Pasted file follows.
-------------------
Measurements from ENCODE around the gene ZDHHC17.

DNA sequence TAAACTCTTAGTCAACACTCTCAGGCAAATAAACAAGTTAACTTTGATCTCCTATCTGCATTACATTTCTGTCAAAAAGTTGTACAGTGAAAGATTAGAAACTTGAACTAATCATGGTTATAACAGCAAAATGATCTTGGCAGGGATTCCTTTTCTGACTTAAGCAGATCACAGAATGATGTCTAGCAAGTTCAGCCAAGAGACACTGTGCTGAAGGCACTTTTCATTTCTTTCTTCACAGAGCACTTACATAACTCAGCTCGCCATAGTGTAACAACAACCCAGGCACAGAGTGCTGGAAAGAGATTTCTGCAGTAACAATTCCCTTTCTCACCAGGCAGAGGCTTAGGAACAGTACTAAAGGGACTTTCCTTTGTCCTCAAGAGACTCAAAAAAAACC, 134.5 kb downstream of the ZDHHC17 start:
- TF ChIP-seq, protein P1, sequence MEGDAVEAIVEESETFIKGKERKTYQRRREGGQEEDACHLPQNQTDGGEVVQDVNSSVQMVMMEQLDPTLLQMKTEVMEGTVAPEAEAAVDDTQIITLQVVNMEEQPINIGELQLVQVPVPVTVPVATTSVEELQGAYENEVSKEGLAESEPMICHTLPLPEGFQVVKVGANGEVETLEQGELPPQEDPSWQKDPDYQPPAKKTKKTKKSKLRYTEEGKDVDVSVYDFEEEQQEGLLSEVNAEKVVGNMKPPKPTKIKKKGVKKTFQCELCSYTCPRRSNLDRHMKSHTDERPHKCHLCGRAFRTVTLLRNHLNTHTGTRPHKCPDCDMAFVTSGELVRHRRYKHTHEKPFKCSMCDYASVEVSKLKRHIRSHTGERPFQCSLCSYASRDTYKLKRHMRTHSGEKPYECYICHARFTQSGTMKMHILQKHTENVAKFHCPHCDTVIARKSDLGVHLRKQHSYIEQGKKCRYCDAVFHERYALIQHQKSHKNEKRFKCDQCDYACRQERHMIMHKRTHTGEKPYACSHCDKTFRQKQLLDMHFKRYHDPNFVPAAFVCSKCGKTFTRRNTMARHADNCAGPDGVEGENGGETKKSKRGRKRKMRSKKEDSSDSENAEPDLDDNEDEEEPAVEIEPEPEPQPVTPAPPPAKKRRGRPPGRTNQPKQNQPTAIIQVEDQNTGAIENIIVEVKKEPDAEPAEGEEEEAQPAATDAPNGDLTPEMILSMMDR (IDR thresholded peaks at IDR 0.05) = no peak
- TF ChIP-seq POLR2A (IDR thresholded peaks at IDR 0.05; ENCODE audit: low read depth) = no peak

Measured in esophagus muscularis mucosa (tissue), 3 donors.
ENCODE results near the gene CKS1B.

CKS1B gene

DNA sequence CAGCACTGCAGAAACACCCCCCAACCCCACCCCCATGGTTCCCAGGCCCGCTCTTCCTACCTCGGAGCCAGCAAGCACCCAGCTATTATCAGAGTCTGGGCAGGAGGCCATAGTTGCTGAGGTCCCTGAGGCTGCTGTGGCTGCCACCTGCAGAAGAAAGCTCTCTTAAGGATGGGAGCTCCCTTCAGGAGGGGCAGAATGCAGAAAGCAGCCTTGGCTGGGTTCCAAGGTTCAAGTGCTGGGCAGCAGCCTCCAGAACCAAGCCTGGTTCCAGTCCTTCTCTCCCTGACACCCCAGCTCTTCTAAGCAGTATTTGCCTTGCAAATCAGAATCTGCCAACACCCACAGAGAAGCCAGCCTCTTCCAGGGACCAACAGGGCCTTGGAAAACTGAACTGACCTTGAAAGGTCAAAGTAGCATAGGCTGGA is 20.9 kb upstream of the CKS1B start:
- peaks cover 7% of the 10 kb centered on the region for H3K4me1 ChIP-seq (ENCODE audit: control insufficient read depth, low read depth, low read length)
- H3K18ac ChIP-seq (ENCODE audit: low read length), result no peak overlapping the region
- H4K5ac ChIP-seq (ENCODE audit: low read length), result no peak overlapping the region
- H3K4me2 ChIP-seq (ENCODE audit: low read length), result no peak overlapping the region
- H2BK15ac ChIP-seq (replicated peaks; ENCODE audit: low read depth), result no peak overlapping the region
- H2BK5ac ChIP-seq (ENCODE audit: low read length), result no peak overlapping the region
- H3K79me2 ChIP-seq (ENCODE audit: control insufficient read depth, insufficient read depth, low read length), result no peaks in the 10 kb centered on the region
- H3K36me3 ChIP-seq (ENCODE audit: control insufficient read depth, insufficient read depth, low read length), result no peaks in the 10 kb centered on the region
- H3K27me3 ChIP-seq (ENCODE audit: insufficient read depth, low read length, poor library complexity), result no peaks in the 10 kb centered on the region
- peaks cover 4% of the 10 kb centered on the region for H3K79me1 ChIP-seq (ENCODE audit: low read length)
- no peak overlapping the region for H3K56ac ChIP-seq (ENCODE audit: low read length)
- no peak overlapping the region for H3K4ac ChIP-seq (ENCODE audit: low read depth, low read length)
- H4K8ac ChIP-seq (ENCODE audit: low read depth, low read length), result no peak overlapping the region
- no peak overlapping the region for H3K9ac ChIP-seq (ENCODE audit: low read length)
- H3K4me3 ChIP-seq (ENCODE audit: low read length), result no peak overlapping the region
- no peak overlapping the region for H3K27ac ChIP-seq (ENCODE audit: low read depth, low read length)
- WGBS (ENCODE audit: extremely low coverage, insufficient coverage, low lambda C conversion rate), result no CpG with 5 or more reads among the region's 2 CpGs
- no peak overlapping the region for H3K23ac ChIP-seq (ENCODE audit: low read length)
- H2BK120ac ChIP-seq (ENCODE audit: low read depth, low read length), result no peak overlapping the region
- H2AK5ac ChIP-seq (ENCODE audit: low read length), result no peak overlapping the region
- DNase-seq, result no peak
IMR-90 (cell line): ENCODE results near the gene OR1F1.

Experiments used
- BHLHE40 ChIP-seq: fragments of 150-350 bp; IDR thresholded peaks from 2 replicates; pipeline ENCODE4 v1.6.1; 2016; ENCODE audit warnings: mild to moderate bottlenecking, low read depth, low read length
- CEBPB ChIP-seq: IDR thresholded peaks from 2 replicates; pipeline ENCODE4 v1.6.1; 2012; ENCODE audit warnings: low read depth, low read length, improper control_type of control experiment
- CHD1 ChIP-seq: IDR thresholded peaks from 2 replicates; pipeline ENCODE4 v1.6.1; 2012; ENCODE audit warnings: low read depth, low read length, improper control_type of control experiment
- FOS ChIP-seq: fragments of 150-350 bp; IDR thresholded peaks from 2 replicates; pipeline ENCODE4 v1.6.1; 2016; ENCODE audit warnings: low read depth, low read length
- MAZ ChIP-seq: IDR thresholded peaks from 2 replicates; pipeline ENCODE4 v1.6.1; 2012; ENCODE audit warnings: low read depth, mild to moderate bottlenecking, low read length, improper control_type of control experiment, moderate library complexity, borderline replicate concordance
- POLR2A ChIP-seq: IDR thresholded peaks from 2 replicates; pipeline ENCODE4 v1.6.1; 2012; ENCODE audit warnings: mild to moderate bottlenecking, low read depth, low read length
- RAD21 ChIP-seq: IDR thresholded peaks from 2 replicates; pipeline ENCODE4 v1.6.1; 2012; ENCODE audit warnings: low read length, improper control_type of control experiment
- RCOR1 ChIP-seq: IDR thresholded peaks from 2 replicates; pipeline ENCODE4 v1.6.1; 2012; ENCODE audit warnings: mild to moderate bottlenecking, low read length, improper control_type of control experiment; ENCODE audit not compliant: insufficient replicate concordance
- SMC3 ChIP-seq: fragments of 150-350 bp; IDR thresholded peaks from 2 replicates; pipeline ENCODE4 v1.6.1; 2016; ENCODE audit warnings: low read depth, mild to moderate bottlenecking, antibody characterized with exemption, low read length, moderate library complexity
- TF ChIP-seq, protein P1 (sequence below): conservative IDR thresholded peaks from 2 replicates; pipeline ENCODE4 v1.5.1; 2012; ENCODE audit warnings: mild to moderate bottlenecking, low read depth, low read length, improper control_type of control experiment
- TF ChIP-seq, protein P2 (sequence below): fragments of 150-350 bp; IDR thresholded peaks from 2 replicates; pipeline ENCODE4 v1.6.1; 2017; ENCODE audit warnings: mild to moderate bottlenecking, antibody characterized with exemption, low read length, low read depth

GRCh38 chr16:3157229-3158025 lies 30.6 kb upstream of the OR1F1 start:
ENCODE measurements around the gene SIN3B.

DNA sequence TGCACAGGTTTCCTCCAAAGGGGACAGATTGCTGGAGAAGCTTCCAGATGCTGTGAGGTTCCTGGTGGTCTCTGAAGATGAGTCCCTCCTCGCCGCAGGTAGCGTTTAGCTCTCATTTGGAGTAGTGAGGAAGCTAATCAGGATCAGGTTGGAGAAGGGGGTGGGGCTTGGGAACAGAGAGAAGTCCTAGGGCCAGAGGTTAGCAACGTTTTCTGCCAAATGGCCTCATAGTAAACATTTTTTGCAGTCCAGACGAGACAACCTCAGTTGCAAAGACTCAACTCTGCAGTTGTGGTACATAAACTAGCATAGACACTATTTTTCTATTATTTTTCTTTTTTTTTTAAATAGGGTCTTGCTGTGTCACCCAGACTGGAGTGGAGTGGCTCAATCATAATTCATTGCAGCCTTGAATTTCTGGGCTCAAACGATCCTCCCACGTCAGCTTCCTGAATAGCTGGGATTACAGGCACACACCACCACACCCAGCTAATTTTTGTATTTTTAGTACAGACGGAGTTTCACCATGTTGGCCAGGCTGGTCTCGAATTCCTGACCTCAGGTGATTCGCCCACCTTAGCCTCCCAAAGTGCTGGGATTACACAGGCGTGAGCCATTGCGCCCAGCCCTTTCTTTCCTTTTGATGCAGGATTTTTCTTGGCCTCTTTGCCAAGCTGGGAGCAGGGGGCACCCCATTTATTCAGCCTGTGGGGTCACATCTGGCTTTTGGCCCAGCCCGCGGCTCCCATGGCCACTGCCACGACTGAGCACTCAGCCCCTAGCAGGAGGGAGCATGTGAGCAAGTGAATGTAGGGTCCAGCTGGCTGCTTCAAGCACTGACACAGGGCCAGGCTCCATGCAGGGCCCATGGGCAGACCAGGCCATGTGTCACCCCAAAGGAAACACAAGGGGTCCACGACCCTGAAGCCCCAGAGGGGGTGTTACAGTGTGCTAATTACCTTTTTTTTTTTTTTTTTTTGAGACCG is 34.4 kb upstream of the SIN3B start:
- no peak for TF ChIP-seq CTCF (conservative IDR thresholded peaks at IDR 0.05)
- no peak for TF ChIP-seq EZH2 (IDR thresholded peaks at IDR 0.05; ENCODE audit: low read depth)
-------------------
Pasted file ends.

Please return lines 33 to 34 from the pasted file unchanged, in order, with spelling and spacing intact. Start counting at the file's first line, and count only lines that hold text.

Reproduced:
- CEBPB ChIP-seq: IDR thresholded peaks from 2 replicates; pipeline ENCODE4 v1.6.1; 2012; ENCODE audit warnings: low read depth, low read length, improper control_type of control experiment
- CHD1 ChIP-seq: IDR thresholded peaks from 2 replicates; pipeline ENCODE4 v1.6.1; 2012; ENCODE audit warnings: low read depth, low read length, improper control_type of control experiment